Is There a Pill For That?

Mette Harrison
4 min readSep 18, 2022

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When I was first diagnosed with autism and started talking about it publicly, a good friend of mine who had been struggling with his own diagnosis of schizophrenia sent me a private message, asking why in the world I wouldn’t want a cure. If there were a cure for schizophrenia, he would want it immediately. There was nothing he wanted more in his life than to go back to “before” he had schizophrenia. He remembered that time period clearly. That was who he “really” was, not this person who had hallucinations and paranoid delusions and who picked at his own scalp until he bled.

I gently pointed out to him that although I had just been diagnosed (at age 46, late as many women are now being diagnosed late), I had always been autistic. There was no me from “before.” There was only me now. And much of the difficulty of being autistic comes from the pressure to conform to rules and norms that make no sense and are actually harmful.

Other difficulties came from the not so kindly delivered information all through my childhood, from well-meaning teachers and not so well-meaning peers, that how I was naturally was not acceptable and that I had to change to be more like them. I tried desperately to do just that, especially during junior high and high school, when I became savvy enough to see that walking around the playground, holding up a book of Shakespeare so I didn’t have to make eye contact with anyone, was not acceptable. I started identifying the appropriate brands of clothing I needed to wear, the hairstyles that worked, and conveying this information to my mother with a plea that she allow me to buy just one pair of Levi’s 501 Jeans.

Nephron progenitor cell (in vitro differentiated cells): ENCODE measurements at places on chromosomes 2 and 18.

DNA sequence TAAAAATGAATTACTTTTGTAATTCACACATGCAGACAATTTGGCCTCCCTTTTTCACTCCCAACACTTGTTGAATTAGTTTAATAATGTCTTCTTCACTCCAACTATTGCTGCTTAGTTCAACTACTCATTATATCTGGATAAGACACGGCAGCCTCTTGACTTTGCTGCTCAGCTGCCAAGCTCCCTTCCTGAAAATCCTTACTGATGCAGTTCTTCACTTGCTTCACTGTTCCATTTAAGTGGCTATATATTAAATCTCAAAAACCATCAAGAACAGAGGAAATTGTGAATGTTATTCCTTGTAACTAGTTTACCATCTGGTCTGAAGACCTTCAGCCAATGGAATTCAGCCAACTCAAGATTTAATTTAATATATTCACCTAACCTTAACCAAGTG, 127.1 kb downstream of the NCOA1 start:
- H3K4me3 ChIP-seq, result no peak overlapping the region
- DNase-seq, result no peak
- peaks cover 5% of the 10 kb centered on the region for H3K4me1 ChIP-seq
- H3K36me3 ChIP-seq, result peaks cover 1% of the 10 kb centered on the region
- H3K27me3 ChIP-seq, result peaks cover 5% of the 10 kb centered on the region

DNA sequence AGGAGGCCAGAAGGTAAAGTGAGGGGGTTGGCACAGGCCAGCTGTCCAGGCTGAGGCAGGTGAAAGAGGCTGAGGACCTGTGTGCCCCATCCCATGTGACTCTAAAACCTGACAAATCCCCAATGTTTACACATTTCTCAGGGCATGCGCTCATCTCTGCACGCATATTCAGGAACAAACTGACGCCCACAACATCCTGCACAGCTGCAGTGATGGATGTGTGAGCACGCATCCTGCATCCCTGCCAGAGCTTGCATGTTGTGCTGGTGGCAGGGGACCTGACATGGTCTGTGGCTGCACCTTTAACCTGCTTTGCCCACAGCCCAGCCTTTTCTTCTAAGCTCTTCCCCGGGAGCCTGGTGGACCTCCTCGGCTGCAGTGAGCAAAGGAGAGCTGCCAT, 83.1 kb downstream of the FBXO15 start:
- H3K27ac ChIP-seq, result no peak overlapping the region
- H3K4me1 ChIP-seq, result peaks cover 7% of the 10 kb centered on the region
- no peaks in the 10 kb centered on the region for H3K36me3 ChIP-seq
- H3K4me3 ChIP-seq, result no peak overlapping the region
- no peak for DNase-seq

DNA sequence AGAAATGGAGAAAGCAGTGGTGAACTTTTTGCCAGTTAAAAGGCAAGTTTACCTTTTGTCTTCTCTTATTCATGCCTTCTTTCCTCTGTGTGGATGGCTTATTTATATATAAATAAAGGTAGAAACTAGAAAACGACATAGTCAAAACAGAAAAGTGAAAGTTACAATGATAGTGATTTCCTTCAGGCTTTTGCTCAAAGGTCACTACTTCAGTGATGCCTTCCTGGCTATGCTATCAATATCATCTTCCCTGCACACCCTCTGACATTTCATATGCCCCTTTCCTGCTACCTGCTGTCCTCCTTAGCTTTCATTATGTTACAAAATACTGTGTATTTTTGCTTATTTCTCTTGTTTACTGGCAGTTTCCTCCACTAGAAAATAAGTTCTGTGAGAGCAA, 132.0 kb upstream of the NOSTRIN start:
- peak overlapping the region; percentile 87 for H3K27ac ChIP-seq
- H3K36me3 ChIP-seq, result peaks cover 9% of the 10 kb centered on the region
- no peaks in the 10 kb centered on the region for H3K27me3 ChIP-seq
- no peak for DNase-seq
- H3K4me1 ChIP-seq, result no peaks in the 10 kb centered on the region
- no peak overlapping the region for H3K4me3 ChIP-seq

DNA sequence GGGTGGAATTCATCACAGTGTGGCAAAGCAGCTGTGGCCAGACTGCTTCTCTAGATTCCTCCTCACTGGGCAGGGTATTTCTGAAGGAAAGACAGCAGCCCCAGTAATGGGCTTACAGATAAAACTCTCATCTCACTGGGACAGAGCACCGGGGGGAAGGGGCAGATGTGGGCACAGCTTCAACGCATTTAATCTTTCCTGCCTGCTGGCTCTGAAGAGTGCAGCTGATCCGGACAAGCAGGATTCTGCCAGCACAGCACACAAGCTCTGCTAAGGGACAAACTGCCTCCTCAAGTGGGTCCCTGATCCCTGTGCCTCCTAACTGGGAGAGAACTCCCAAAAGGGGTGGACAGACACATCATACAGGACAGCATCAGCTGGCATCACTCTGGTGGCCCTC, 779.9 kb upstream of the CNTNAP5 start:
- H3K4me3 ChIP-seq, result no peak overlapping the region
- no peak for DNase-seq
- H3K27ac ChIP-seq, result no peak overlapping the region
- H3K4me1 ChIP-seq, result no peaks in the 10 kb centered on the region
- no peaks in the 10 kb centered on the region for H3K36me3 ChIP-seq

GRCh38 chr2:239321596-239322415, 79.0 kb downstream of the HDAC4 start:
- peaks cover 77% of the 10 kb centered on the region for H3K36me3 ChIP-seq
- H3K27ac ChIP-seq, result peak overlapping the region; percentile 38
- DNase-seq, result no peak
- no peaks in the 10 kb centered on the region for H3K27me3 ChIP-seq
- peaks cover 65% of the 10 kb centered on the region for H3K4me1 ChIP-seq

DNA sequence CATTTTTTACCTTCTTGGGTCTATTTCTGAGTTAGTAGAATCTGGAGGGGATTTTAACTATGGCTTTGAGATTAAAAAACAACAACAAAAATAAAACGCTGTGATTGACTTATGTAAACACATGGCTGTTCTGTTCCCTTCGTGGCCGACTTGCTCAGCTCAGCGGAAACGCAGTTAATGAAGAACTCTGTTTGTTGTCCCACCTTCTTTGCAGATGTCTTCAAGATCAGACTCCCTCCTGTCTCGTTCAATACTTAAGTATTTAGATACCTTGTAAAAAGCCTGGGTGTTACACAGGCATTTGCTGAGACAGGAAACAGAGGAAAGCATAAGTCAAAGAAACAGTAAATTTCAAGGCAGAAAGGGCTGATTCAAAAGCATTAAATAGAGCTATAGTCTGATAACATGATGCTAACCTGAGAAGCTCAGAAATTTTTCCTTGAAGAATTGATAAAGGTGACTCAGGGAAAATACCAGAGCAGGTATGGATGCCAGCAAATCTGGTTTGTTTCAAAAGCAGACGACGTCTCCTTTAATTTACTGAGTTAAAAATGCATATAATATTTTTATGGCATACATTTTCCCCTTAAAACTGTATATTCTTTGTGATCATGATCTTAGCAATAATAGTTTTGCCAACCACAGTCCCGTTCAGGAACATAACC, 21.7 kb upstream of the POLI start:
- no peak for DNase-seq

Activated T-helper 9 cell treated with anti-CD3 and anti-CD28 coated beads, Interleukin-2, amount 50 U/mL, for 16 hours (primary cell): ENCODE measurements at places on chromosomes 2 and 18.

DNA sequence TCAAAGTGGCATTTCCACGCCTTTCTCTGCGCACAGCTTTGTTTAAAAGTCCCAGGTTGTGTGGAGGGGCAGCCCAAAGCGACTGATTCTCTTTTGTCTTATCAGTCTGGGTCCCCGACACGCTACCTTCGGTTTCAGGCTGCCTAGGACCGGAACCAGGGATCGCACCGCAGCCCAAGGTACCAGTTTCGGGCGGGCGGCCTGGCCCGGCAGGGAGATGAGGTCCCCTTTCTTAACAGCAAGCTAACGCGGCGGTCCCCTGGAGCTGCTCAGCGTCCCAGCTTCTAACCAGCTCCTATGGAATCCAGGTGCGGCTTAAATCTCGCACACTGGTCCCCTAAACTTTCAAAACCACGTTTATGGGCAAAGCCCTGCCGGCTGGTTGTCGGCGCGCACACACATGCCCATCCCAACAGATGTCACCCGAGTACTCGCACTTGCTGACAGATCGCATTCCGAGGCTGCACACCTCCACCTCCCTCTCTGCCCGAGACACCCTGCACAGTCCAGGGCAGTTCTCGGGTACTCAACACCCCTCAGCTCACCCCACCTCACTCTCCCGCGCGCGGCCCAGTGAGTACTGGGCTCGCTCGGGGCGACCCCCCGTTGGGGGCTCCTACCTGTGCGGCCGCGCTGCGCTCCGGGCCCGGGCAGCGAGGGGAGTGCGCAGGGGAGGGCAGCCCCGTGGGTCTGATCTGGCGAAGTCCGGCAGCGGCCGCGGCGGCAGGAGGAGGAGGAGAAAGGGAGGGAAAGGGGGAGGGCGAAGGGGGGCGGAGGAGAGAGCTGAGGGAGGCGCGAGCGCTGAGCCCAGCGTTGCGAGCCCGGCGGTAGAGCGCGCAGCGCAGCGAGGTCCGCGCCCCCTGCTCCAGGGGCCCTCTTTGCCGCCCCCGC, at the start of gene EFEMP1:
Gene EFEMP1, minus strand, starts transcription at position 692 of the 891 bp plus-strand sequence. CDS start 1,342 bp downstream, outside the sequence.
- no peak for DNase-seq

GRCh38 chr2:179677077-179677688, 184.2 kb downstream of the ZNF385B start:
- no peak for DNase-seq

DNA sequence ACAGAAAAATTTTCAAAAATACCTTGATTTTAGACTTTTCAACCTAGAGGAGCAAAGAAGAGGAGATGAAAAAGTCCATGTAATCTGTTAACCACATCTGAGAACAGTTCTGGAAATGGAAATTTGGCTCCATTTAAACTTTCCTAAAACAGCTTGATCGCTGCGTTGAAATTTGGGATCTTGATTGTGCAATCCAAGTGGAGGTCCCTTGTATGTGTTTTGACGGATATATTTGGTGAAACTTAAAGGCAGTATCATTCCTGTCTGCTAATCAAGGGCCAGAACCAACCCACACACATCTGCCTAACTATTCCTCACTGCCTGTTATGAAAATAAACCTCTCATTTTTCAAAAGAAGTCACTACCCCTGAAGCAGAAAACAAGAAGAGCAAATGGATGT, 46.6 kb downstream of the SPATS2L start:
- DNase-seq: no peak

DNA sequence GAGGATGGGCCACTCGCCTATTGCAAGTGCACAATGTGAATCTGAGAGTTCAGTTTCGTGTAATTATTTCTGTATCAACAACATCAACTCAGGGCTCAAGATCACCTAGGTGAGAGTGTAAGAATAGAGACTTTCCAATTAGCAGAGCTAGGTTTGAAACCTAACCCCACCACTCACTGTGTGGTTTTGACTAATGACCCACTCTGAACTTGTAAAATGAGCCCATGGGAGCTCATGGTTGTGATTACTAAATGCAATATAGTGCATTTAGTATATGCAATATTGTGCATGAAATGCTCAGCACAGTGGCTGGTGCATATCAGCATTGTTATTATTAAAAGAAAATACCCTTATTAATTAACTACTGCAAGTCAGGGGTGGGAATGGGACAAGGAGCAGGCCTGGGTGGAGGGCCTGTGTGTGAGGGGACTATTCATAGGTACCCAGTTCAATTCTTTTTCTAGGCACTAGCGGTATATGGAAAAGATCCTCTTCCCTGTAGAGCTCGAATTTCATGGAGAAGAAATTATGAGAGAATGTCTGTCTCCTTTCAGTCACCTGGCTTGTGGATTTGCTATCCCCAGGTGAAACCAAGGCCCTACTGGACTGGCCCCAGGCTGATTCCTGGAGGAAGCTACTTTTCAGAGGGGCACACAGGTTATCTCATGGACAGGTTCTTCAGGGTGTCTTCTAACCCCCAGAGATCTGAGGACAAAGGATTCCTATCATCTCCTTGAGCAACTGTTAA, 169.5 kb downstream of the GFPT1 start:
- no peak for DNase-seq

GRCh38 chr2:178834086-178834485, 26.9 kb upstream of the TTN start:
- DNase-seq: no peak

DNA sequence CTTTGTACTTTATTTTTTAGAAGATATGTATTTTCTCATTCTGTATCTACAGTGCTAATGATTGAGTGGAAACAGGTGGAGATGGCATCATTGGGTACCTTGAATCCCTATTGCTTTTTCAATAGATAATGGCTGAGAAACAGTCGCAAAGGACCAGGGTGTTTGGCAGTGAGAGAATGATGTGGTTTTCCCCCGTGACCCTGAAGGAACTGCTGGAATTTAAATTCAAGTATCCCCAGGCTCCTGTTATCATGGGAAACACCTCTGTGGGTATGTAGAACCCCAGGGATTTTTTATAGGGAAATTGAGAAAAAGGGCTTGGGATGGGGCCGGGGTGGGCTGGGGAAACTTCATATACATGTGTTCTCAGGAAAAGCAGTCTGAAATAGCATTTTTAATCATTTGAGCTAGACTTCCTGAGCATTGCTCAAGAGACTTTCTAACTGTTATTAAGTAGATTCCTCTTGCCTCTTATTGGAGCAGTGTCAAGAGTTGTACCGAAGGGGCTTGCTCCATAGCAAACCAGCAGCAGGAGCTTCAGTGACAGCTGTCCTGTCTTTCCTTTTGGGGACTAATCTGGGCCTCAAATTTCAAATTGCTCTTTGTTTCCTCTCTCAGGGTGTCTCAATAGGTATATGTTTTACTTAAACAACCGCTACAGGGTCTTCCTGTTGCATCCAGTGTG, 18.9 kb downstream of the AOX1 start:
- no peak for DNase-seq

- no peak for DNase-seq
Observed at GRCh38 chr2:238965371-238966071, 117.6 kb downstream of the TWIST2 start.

By the time I was in my 20’s, I was highly accomplished. But other people considered me brusque, odd, or socially awkward. Indeed, I didn’t have normal social interactions. I didn’t like them. I hated meaningless small talk. I struggled with too much bright light, loud sounds, and in particular, the incessant playing of music everywhere on earth (except my home).

In my 30s, I began to do what others might consider insane amounts of exercise and became an endurance athlete, and part of the reason that I loved training and racing was because it gave me time alone to myself. I didn’t have to make those facial expressions that seemed to be expected of me, or try to figure out what…

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Mette Harrison

Autist, Ironman Worlds triathlete, Writer, Right-Brained